March 22, 2006
In any event, I'd like to make my one and only foray into the legality, or lack thereof, of the federal wiretapping programm. Jeff Goldstein has performed a yeoman's effort in wading through the issues and there is no way that I could possibly improve upon his thoughtful posts. Not that his posts changed anyone's minds, of course. The responses ranged from "Bush obviously broke the law" to "Bush obviously didn't break the law". I'm not a lawyer, but I thought that Jeff provided a pretty compelling argument that Bush had good reason to believe that he was on firm legal footing. Well, Byron York, via Betsy's Page, delivers what I believe is a knockout punch. Then again, I don't suffer from BSD and am therefore fully capable of digesting facts, and then using those facts to help form my opinion. Excerpt:
And then the Court of Review did one more thing, something that has repercussions in today's surveillance controversy. Not only could the FISA Court not tell the president how do to his work, the Court of Review said, but the president also had the "inherent authority" under the Constitution to conduct needed surveillance without obtaining any warrant from the FISA Court or anyone else. Referring to an earlier case, known as Truong, which dealt with surveillance before FISA was passed, the Court of Review wrote: "The Truong court, as did all the other courts to have decided the issue, held that the President did have inherent authority to conduct warrantless searches to obtain foreign intelligence information. . . . We take for granted that the President does have that authority and, assuming that is so, FISA could not encroach on the President's constitutional power."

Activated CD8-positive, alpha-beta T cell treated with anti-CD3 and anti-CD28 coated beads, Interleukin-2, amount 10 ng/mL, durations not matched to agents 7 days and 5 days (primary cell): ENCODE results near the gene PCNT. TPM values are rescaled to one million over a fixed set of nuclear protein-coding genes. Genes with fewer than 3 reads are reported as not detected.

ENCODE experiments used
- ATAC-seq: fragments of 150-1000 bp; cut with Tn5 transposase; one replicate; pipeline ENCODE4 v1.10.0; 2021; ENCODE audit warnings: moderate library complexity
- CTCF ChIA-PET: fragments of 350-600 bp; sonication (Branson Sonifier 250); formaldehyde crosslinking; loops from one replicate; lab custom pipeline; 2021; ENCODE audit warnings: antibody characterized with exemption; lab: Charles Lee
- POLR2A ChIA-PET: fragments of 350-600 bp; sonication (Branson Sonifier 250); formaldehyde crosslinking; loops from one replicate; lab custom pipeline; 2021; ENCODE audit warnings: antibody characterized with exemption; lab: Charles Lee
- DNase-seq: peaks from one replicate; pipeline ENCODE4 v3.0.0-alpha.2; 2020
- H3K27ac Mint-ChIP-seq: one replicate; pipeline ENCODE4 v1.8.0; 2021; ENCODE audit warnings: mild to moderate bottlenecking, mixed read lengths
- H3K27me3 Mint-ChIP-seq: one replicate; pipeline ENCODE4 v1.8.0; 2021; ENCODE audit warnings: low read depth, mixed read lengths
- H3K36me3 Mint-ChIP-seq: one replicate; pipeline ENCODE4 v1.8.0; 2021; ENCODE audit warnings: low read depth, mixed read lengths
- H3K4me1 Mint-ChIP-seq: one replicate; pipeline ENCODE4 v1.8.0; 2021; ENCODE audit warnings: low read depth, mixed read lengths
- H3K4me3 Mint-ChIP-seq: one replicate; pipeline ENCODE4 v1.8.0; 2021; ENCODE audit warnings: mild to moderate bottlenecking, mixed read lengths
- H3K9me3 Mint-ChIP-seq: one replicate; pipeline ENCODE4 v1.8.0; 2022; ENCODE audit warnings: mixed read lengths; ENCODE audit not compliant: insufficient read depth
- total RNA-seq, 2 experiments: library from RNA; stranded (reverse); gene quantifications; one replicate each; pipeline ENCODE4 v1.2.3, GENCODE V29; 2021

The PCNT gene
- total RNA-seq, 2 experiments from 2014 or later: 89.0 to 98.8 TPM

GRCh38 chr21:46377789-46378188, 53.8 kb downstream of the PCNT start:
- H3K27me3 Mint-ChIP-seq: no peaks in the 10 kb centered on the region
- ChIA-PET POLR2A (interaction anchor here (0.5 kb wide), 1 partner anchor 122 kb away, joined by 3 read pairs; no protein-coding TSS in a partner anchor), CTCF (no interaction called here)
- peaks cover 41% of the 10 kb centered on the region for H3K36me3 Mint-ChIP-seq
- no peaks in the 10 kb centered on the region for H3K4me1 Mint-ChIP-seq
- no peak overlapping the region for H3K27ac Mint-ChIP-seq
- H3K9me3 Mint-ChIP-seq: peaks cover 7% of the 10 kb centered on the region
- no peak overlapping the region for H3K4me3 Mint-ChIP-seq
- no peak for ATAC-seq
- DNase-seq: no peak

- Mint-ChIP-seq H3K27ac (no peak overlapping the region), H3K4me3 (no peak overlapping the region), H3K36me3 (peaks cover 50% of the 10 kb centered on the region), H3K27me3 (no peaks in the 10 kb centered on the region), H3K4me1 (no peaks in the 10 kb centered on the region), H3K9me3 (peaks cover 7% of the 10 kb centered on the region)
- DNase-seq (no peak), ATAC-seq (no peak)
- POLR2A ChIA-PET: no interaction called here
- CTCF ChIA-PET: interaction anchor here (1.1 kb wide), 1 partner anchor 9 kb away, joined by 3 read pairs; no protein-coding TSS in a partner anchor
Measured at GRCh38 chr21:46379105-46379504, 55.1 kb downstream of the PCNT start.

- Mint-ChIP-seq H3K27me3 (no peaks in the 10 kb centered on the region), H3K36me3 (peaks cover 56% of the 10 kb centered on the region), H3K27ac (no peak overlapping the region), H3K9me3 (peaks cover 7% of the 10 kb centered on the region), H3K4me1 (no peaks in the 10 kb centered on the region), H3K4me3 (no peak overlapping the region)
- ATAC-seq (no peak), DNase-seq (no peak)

It was a clear and sweeping statement of executive authority. And what was most likely not known to the Court of Review at the time was that the administration had, in 2002, started a program in which it did exactly what the Court of Review said it had the power to do: order the surveillance of some international communications without a warrant.
Read today, In re: Sealed Case does more than simply outline the president's authority. It also puts the administration's warrantless-surveillance decision in some context. What was going on at the time the president made the decision to go ahead with the surveillance? Well, first Congress passed the Patriot Act, giving the administration new powers. Then the FISA Court refused to recognize those powers and attempted to impose outdated restrictions on the administration. Then the White House, faced with the FISA Court's opposition and with what administration officials believed were some inherent weaknesses in the FISA law began to bypass the FISA Court in some cases. And then, in In re: Sealed Case, the administration received irrefutable legal support for its actions.
So legal precedent exists which agrees that the President had the authority to perform warrantless wiretaps. Now I sympathize with the purist civil liberatarians that, legal or no, there is something a bit troubling about the whole activity. However, my rejoinder is that (a), the President needed to take steps to prevent another attack on US soil and (b), he had plenty of evidence that his efforts were on firm legal ground. If you believe that the law should be different than it is, then by all means, make the effort to get it changed. But don't stand around bitching about the "patently obvious illegality" of the surveillance program without first trying to acquaint yourself with those stubborn little things called facts.
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